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Jane Goodall enters Harambe debate

Primatologist and conservationist Jane Goodall has spoken out about the shooting of Harambe at Cincinnati Zoo.

Jane Goodall enters Harambe debate

Jane Goodall, has entered into the conversation about slain zoo gorilla, Harambe.

Penning an email to Cincinnati Zoo, the primatologist expressed her sympathies towards Thane Maynard, the zoo’s director, over the backlash he and his team had received after the decision to shoot the western lowland gorilla, Harambe, earlier this week.

“I tried to see exactly what was happening—it looked as though the gorilla was putting an arm round the child—like the female who rescued and returned the child from the Chicago exhibit,” she wrote, according to a statement released by the Jane Goodall Institute.

Harambe

Harambe, who was shot dead by zoo officials, was 17 years old.

The precautions were taken after a four-year-old child fell into the gorilla enclosure on Saturday, an environment Harambe shared with two other female gorillas.

“Anyway, whatever, it is a devastating loss to the zoo, and to the gorillas,” Goodall wrote.

Goodall also expressed her concern for the remaining female gorillas, asking how they were dealing after the death of Harambe: “Are they allowed to see, and express grief, which seems to be so important?” she wrote.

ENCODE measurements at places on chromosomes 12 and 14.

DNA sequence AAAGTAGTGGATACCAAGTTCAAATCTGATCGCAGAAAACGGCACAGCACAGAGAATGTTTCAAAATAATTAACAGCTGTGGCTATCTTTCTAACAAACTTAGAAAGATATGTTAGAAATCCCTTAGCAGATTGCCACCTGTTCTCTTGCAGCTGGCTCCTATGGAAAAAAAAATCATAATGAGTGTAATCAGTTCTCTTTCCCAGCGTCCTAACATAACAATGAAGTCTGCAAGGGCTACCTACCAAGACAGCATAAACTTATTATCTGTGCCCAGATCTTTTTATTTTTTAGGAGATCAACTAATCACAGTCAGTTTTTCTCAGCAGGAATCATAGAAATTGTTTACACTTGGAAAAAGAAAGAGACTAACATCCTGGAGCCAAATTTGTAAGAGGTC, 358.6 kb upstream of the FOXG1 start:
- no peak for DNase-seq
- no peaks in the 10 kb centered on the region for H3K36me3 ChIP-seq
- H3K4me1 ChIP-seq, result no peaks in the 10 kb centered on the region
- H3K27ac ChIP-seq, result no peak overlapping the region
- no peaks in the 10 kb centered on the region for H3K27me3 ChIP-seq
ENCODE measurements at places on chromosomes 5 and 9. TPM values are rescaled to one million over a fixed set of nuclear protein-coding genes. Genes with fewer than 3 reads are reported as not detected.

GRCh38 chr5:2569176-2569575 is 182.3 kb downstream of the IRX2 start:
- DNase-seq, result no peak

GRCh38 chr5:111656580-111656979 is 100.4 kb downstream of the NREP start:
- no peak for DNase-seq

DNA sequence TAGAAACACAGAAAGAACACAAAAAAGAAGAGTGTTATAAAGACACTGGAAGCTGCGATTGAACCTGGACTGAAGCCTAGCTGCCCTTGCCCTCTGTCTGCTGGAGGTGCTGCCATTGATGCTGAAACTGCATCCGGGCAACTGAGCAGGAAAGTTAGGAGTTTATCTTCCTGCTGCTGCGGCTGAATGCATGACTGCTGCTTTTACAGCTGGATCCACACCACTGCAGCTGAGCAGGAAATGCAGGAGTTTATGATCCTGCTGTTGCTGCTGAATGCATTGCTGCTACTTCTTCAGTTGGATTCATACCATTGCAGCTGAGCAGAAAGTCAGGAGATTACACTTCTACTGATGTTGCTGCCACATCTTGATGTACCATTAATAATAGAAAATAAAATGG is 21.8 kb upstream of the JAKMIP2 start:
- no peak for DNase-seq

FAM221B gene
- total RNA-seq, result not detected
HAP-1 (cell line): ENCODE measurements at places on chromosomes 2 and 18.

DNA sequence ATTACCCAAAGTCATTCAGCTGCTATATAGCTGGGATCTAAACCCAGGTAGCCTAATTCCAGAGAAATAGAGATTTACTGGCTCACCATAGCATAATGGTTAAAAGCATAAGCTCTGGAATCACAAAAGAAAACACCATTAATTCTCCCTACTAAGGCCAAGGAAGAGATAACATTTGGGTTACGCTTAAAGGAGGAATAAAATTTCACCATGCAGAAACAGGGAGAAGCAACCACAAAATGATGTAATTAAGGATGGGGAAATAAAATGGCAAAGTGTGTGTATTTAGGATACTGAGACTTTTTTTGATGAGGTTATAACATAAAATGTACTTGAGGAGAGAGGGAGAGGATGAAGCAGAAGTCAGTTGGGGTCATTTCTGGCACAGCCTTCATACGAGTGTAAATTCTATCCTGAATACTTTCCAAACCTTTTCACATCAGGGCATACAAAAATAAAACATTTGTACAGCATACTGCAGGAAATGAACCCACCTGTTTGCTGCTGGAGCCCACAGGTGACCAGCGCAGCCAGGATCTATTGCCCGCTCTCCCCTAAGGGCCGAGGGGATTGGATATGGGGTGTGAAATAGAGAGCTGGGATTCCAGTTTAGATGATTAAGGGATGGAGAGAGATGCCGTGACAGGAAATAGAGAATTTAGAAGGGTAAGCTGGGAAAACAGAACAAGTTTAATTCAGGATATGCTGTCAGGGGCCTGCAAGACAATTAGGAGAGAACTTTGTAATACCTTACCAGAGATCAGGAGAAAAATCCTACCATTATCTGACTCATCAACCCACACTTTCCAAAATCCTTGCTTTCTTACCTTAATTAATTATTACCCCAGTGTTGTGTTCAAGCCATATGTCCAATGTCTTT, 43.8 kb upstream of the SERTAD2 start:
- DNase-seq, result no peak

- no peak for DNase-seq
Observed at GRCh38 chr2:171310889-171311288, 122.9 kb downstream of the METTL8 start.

“I feel sorry for you, having to try to defend something which you may well disapprove of,” she added.

Police are now investigating possible criminal charges against Cincinnati Zoo.

Harambe memorial

 

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2 Comments on Jane Goodall enters Harambe debate


  • Catherine
    June 3, 2016 8:42 am

    Against the zoo!?! The charges should be against the parents. The mother knew he wanted to get in there and should have taken him away. Full stop, end of story. When a kid says they’re going to do something they’re not allowed to you take the temptation away. It might be hard on other kids but you just have to explain to them. “Sorry, we can’t stay here because (enter name/s) are not behaving well enough. We have to go now.” It’s not hard. The fault is with the care giver for failing to give due care and attention.

  • Margaret
    June 3, 2016 3:22 pm

    Sadly I agree with Catherine that the zoo did all it could by disengaging Harambe and the young boy. How would it be if he was now being grieved for? Tranquilising effects may have taken too long. While children are in our care, they are our responsibility.

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